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Faq

  • What is Differential pricing?

    Pricing of an issue where one category is offered shares at a price different from the other category is called differential pricing. In DIP Guidelines differential pricing is allowed only if the securities to applicants in the firm allotment category is at a price higher than the price at which the net offer to the public is made. The net offer to the public means the offer made to the Indian public and does not include firm allotments or reservations or promoters contributions.
  • Who is a broker?

    A broker is a member of a recognized stock exchange, who is permitted to do trades on the screen-based trading system of different stock exchanges. He is enrolled as a member with the concerned exchange and is registered with SEBI.
  • What is the maximum brokerage that a broker can charge?

    The maximum brokerage that can be charged by a broker has been specified in the Stock Exchange Regulations and hence, it may differ from across various exchanges. As per the BSE & NSE Bye Laws, a broker cannot charge more than 2.5% brokerage from his clients.
  • What is Margin Trading Facility?

    Margin Trading is trading with borrowed funds/securities. It is essentially a leveraging mechanism which enables investors to take exposure in the market over and above what is possible with their own resources. SEBI has been prescribing eligibility conditions and procedural details for allowing the Margin Trading Facility from time to time.

    Corporate brokers with net worth of at least Rs.3 crore are eligible for providing Margin trading facility to their clients subject to their entering into an agreement to that effect. Before providing margin trading facility to a client, the member and the client have been mandated to sign an agreement for this purpose in the format specified by SEBI. It has also been specified that the client shall not avail the facility from more than one broker at any time.

    The facility of margin trading is available for Group 1 securities and those securities which are offered in the initial public offers and meet the conditions for inclusion in the derivatives segment of the stock exchanges.

    For providing the margin trading facility, a broker may use his own funds or borrow from scheduled commercial banks or NBFCs regulated by the RBI. A broker is not allowed to borrow funds from any other source.

    The "total exposure" of the broker towards the margin trading facility should not exceed the borrowed funds and 50 per cent of his "net worth". While providing the margin trading facility, the broker has to ensure that the exposure to a single client does not exceed 10 per cent of the "total exposure" of the broker.

    Initial margin has been prescribed as 50% and the maintenance margin has been prescribed as 40%.

    In addition, a broker has to disclose to the stock exchange details on gross exposure including name of the client, unique identification number under the SEBI (Central Database of Market Participants) Regulations, 2003, and name of the scrip.

    If the broker has borrowed funds for the purpose of providing margin trading facility, the name of the lender and amount borrowed should be disclosed latest by the next day.

    The stock exchange, in turn, has to disclose the scrip-wise gross outstanding in margin accounts with all brokers to the market. Such disclosure regarding margin-trading done on any day shall be made available after the trading hours on the following day.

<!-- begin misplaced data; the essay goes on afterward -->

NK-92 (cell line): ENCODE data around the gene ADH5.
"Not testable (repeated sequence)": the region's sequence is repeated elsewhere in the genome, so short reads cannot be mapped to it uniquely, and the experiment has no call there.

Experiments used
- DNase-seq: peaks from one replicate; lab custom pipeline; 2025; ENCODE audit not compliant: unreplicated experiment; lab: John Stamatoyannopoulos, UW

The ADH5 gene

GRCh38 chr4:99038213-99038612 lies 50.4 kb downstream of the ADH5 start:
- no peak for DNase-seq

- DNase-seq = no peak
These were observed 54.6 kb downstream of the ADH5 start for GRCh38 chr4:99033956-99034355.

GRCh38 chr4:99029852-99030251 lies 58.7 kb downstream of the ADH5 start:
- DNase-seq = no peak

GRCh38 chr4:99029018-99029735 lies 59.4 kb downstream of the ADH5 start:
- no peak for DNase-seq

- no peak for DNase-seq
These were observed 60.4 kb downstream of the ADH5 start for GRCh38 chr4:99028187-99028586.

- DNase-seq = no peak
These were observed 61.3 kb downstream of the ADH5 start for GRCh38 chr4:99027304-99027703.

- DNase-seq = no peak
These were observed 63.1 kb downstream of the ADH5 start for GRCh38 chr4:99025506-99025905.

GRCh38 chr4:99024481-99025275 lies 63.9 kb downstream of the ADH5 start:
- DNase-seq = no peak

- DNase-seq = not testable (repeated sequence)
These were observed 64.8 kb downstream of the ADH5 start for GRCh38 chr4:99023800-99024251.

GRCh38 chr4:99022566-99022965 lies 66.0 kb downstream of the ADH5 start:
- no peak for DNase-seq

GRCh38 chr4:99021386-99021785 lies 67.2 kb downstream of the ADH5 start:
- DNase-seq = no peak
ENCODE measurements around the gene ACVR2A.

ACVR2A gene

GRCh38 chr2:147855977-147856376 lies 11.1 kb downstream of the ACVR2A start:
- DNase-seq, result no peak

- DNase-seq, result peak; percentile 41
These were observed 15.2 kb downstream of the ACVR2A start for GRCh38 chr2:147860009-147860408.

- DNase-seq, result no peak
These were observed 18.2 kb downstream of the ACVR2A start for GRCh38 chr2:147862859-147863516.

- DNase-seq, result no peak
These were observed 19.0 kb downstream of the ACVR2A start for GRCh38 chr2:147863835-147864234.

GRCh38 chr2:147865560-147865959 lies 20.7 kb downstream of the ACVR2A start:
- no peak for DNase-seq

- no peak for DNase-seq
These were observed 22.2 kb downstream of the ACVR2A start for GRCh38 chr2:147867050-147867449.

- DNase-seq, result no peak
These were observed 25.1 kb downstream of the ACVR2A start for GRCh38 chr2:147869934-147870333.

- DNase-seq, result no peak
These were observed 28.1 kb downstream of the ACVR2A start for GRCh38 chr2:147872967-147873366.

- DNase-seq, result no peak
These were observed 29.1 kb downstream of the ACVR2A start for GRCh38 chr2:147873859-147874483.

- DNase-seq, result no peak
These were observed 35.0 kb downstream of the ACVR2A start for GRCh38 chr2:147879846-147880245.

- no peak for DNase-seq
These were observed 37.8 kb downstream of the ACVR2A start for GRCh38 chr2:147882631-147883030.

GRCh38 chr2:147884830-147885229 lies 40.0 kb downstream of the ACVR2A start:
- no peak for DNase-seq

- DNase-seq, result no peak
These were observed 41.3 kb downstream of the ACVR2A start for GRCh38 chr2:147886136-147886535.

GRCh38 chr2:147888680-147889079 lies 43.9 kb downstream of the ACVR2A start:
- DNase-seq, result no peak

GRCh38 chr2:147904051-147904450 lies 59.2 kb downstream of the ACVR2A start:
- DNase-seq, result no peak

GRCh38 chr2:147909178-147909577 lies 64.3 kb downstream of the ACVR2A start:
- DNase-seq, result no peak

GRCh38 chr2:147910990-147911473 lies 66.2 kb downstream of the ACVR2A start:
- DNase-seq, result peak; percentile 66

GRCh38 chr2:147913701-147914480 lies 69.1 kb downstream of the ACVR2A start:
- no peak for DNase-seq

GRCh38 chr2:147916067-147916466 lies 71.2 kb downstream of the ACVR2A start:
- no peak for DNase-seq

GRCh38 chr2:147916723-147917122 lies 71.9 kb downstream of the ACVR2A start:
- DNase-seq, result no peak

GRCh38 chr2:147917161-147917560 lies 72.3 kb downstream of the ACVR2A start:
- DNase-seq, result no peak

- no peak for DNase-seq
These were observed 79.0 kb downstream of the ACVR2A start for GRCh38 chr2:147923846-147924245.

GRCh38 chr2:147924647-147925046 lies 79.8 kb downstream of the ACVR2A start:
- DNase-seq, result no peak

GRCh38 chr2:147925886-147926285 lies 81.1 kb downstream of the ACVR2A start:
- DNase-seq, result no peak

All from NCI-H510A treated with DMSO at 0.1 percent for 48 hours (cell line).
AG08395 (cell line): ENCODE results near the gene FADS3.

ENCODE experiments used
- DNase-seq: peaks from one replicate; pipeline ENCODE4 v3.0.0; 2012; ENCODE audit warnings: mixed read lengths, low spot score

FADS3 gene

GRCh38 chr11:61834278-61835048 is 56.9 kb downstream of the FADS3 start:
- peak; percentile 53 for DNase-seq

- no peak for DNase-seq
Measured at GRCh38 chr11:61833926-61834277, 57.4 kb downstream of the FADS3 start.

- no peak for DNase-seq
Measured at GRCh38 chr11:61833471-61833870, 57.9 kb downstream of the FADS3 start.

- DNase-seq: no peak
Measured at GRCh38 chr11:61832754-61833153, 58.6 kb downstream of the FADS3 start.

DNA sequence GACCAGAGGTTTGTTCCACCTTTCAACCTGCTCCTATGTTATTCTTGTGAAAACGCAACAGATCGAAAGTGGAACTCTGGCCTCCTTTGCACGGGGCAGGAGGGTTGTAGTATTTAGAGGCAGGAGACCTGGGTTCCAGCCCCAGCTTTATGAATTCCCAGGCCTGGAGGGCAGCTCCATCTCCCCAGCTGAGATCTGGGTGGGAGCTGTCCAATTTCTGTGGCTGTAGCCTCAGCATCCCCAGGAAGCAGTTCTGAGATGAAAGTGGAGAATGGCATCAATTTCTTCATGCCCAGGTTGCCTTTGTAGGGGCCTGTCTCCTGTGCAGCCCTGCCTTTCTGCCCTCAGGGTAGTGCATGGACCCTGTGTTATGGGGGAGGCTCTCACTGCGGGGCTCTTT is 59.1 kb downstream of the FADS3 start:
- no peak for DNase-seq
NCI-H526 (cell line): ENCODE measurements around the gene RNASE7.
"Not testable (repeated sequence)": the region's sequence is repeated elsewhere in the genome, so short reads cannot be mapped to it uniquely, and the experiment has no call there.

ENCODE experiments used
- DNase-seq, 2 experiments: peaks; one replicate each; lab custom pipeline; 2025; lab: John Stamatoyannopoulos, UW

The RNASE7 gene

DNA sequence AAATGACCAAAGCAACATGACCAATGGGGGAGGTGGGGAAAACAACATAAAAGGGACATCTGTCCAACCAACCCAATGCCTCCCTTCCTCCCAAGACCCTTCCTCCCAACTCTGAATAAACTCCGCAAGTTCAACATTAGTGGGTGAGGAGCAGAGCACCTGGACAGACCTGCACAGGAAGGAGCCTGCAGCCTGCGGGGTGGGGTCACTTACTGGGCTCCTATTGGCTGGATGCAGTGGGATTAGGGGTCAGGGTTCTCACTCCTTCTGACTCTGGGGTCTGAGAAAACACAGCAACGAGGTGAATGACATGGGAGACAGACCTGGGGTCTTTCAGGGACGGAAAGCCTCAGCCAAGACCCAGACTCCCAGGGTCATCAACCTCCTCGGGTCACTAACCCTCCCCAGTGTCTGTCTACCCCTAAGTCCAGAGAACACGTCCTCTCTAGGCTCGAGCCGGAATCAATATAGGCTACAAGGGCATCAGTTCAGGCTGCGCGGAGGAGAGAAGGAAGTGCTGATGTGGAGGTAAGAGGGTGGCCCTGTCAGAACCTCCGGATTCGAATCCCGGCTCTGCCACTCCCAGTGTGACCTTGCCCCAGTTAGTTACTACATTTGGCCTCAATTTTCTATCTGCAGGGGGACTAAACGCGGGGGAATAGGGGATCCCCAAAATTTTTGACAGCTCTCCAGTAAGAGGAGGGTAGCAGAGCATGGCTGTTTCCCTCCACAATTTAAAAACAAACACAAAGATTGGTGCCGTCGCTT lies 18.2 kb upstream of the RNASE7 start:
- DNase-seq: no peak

The arbitration mechanism of the exchange would not be available for settlement of disputes, if any, between the client and broker, arising out of the margin trading facility. However, all transactions done on the exchange, whether normal or through margin trading facility, shall be covered under the arbitration mechanism of the exchange.
  • What is the difference between cash EPS and EPS?

    Cash EPS takes into account the cash flow generated by a company on a per share basis, while EPS looks at the net income generated on a per share basis, for a given period. Like EPS, higher the cash EPS, better it is considered.

    Cash EPS = Operating cash flow for the period

    Weighted average number of equity shares outstanding

    Cash EPS can be computed from EPS by adjusting for depreciation, amortization of goodwill and other non-cash items such as deferred tax and intangibles.

    Source: sptulsian.com
  • How many days is the issue open?

    As per Clause 8.8.1, Subscription list for public issues shall be kept open for at least 3 working days and not more than 10 working days. In case of Book built issues, the minimum and maximum period for which bidding will be open is 37 working days extendable by 3 days in case of a revision in the price band. The public issue made by an infrastructure company, satisfying the requirements in Clause 2.4.1 (iii) of Chapter II may be kept open for a maximum period of 21 working days. As per clause 8.8.2., Rights issues shall be kept open for at least 30 days and not more than 60 days.
  • Who decides the price of an issue?

    Indian primary market ushered in an era of free pricing in 1992. Following this, the guidelines have provided that the issuer in consultation with Merchant Banker shall decide the price. There is no price formula stipulated by SEBI. SEBI does not play any role in price fixation. The company and merchant banker are however required to give full disclosures of the parameters which they had considered while deciding the issue price. There are two types of issues one where company and LM fix a price (called fixed price) and other, where the company and LM stipulate a floor price or a price band and leave it to market forces to determine the final price (price discovery through book building process).